Sunday, June 20, 2010

Sichuan Pavilion

Thanks to Songwei, we recently discovered about the most authentic Chinese food we have eaten since moving back to the US.

Let me be a bit more specific, given that there really is no such thing as "Chinese" food. With all of the regional variation in cuisines, what I am talking about here is food prepared in the mala style that Sichuan province is famous for.

Mala translates as something like "numbing spiciness." Indeed, it had been nearly a year since my tongue felt that familiar, distinctive sensation. Good practice for this summer!

Our recommendations include...

Tudou Si. This shredded potato dish was Julie's favorite, judging by the way she polished off the entire plate nearly by herself. (I believe this was the first time we had encountered tudou si in the US, even though it is one of the most common dishes in China, something you can eat every day if you want.)

Shui Zhu Niurou. This Sichuan classic is pieces of beef boiled in a spicy concoction. We thought it was pretty close in preparation to what we have eaten in the alleyways of Saoziying (Restaurant #2 specializes in Sichuan dishes).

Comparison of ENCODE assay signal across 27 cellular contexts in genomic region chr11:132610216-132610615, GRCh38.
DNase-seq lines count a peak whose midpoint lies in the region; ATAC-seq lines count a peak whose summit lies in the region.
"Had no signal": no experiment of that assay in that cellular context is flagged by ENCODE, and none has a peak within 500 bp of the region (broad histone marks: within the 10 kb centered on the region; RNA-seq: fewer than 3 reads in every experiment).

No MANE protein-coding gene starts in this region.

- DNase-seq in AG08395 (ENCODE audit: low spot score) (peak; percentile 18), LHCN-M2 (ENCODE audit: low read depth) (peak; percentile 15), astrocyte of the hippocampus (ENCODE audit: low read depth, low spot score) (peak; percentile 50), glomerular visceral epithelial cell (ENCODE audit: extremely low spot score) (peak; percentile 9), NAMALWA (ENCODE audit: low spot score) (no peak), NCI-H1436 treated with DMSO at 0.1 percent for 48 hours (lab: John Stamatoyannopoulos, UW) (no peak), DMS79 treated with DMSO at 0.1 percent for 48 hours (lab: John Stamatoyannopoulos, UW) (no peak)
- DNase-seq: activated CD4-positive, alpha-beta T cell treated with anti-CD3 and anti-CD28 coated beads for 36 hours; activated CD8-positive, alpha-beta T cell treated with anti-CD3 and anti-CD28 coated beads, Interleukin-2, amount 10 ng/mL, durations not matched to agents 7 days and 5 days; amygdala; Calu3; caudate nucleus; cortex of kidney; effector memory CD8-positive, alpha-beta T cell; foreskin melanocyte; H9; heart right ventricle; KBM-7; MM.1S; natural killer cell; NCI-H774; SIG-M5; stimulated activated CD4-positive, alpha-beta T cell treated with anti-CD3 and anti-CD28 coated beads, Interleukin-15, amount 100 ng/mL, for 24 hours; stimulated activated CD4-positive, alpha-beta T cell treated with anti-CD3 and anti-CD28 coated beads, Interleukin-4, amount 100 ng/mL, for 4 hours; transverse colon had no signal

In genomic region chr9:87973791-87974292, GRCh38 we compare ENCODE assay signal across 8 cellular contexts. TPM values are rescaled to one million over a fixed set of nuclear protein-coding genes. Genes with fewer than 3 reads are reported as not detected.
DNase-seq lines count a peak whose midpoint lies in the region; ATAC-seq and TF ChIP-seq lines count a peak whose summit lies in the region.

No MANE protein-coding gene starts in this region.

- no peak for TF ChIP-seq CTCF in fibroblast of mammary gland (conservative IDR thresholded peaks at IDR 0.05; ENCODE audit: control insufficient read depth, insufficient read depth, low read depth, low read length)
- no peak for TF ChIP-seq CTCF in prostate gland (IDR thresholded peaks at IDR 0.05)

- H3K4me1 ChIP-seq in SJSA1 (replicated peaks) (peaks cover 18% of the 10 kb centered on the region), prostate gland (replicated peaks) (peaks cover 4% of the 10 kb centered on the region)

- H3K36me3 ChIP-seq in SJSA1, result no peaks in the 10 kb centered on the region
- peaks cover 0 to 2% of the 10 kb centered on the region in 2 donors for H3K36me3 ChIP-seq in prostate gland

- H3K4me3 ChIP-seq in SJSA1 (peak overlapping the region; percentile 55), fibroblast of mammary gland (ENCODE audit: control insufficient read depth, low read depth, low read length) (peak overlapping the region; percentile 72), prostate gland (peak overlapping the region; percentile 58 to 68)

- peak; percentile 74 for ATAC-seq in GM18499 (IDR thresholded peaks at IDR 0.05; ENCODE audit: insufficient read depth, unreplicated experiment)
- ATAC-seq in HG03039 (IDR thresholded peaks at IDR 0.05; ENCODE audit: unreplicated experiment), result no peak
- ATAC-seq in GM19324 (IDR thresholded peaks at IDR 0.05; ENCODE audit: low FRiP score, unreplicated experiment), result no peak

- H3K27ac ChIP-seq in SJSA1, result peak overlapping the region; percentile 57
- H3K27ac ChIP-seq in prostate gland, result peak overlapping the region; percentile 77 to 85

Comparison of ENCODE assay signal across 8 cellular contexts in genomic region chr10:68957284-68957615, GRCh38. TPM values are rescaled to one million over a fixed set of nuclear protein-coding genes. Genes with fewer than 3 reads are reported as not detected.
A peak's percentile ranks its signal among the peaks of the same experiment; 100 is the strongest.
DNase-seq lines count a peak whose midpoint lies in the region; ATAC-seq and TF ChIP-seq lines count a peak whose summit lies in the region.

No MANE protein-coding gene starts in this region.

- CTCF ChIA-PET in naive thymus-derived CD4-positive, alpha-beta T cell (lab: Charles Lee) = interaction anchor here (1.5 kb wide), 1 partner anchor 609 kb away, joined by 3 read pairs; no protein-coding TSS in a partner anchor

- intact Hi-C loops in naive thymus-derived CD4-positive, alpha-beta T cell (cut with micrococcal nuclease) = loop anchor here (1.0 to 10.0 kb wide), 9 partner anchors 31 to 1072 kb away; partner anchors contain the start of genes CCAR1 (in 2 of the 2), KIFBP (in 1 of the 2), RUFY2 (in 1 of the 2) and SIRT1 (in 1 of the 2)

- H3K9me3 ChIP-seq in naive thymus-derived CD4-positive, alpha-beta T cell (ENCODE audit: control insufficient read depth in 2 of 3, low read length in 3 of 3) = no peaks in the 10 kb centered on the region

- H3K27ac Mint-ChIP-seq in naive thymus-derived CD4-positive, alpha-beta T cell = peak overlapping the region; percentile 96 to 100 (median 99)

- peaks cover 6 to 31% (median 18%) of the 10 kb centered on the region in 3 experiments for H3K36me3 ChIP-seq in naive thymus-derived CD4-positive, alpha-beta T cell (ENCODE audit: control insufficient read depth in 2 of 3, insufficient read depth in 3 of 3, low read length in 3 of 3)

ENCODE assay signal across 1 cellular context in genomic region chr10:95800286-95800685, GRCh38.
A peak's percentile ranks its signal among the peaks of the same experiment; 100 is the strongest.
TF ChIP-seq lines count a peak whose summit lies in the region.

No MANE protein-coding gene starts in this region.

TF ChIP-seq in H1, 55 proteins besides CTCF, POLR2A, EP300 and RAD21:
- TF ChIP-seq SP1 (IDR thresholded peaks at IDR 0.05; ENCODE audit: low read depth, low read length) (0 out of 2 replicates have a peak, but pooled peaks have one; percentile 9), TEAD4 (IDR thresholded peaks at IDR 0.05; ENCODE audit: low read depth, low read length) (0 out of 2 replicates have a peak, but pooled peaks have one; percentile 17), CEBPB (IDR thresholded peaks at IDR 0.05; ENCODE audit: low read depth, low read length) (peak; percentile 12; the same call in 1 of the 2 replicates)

Yuxiang Qiezi. Desi did the honors of leading the way on this dish of eggplant cooked in a sweet, spicy, sour sauce.

La Zi Ji. My personal favorite, this chicken dish is seasoned to the max with an assortment of peppers. I actually preferred Sichuan Pavilion's version to what I have eaten in the past. The reason is that it is impossible to get this dish served without bones in China, so you spend your meal gnawing on diced bones in an effort to get the meat off. It was nice to just grab a piece of meat with my chopsticks and enjoy the flavors.

A bowl of plain noodles served in broth. It was definitely good practice for Z, as he will spend the summer trying to convey to puzzled fuwuyuan that all he wants is noodles and soup. No meat. No vegetables. No cilantro. No nothing.



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